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Post Info TOPIC: July 2011


L

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RE: July 2011
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The two planets, Jupiter and Mars, which will dominate our night sky for the second half of 2011 are now on view in the eastern sky before dawn. Indeed, Jupiter is unmistakable from the moment it rises in the ENE at 01:00 BST tomorrow and by midnight on the 27th.
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Uranus is stationary: Getting Retrograde on the 10th July, 2011



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L

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July offers wonderful evenings to enjoy the night sky. For the entire month Mercury will be visible following close behind the setting sun.
Enjoy watching one of our many beautiful sunsets and then, about 30 minutes later, use binoculars to look at the sky where the sun dipped below the horizon.

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L

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Mercury will pass through the Beehive star cluster this evening, 6th July, 2011.



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L

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Myth: Astronomy is an expensive hobby that requires the use of big-dollar telescopes, eyepieces, and mounts. Fact: Astronomy can be a completely free hobby that can be pursued through the human eyes alone.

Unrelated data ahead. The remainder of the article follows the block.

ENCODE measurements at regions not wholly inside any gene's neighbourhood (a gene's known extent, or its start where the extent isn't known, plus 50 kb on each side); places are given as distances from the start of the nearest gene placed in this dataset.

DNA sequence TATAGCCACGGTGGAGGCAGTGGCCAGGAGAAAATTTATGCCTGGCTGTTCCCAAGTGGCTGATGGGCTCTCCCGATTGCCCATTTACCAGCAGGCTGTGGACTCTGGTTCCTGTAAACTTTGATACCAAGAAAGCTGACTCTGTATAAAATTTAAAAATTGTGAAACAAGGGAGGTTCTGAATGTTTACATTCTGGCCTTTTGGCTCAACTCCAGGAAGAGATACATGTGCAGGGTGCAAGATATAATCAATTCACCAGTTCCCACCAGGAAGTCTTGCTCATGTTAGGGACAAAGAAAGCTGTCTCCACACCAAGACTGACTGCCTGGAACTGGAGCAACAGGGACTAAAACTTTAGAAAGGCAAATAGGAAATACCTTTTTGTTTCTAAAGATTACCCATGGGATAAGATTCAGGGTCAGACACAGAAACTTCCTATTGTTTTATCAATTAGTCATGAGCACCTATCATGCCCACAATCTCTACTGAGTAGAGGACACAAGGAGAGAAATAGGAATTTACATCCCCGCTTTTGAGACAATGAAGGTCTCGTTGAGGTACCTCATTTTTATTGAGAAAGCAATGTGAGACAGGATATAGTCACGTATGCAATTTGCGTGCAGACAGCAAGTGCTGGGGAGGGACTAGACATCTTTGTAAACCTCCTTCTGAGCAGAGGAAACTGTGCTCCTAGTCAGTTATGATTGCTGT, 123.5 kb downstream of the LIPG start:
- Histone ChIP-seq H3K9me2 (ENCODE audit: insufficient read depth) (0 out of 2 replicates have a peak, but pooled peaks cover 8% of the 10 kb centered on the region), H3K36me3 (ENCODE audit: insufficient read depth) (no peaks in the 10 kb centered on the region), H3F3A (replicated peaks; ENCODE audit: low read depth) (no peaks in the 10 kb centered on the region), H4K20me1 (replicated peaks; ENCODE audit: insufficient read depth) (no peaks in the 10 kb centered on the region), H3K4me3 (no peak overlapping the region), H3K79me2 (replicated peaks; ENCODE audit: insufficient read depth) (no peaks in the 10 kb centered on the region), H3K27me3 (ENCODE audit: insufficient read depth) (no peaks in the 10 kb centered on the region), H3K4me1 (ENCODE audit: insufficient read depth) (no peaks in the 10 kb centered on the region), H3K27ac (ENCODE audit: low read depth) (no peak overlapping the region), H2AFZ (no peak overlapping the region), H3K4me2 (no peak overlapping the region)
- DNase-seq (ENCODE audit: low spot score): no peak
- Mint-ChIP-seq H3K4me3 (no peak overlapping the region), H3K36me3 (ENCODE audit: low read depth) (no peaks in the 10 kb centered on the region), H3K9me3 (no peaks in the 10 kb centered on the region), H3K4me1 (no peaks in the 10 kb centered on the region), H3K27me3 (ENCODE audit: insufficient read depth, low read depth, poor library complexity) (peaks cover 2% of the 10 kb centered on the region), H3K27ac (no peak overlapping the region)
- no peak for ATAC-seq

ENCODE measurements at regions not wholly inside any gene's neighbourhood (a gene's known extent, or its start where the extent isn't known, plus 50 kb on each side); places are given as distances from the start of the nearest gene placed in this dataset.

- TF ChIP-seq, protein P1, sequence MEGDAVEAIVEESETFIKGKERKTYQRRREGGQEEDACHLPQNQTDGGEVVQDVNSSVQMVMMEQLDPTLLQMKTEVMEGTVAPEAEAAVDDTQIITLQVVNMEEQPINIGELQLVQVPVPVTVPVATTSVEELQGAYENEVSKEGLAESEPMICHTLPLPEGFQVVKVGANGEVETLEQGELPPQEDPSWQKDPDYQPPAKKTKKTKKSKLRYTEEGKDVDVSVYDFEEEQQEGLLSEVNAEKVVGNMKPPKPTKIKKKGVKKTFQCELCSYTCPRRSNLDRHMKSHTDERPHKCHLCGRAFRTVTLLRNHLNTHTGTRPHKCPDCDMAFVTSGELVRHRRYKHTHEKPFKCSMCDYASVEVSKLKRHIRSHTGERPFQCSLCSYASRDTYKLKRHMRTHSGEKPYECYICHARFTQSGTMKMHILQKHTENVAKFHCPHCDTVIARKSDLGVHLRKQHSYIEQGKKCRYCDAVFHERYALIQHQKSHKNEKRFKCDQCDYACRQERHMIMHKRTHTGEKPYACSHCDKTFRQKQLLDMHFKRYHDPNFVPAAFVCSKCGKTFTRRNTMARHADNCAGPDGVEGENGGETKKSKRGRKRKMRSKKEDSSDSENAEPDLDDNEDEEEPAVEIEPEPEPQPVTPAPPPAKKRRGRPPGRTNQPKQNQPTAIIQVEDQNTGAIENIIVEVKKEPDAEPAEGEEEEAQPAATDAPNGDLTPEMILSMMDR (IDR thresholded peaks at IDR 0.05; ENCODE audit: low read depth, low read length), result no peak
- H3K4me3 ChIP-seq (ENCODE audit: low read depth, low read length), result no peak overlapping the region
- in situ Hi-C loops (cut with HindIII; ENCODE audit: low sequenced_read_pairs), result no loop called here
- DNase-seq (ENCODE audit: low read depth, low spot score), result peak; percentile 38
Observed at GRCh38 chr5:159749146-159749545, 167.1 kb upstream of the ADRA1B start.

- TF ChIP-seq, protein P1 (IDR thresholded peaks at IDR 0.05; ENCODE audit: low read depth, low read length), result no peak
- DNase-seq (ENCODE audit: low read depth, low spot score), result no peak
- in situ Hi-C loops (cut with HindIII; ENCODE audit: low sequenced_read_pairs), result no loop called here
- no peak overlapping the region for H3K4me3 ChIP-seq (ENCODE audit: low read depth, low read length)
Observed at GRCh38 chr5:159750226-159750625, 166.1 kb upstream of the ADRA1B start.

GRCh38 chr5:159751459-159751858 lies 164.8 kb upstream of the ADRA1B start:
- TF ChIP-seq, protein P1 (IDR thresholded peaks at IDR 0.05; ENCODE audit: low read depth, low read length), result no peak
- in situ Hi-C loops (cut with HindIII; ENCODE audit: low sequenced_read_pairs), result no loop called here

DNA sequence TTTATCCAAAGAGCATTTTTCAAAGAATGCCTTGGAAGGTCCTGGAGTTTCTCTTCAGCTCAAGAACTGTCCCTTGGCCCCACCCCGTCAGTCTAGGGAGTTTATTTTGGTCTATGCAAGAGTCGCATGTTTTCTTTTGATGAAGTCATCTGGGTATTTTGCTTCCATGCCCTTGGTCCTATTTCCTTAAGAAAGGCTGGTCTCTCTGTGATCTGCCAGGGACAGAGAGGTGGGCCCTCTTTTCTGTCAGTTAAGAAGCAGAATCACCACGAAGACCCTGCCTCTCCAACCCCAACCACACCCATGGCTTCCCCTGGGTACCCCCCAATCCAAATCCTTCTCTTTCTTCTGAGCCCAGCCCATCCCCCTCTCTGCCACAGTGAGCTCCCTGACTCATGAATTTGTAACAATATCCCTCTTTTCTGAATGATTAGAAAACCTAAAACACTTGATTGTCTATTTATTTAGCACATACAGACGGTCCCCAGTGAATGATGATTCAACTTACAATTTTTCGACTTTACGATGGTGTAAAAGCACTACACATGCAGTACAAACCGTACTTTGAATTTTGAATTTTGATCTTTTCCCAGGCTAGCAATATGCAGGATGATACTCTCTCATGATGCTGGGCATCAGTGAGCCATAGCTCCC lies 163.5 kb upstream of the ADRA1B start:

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Earth is at Aphelion (1.017 AU From Sun) at 14:54.2 UT, 4th July, 2011.



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L

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July is the best time to view the Southern Cross. You can always recognize it by the two 'Pointer' stars. The bottom one is Alpha Centauri, our closest star, and through a telescope you can see it's a double star, two stars really close together in the sky. In fact, they are one of the nicest objects to look at through a small telescope.
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New Moon at 08:54 UTC (diameter: 31.289', declination: 21.69), 1st July, 2011



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Mars is low in the east at first light and looks like a fairly bright orange star. It is almost directly above the slightly brighter orange dot Aldebaran, the "eye" of Taurus, the bull.
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For the next two weeks, Mercury sinks from about 9 high in the WNW at sunset to set itself 75 minutes later. Dimming from mag -0.7 to 0.1 during the fortnight, it is a difficult binocular object in the fading twilight and might best be caught on the 4th when it lies 24 to the right of the young Moon.
Saturn stands 14 to the right of Spica in Virgo in the lower SW sky at nightfall and is setting in the W by our map times. At mag 0.9 and just brighter than Spica, it still lies close to the double star Porrima and is above the Moon on the 7th.

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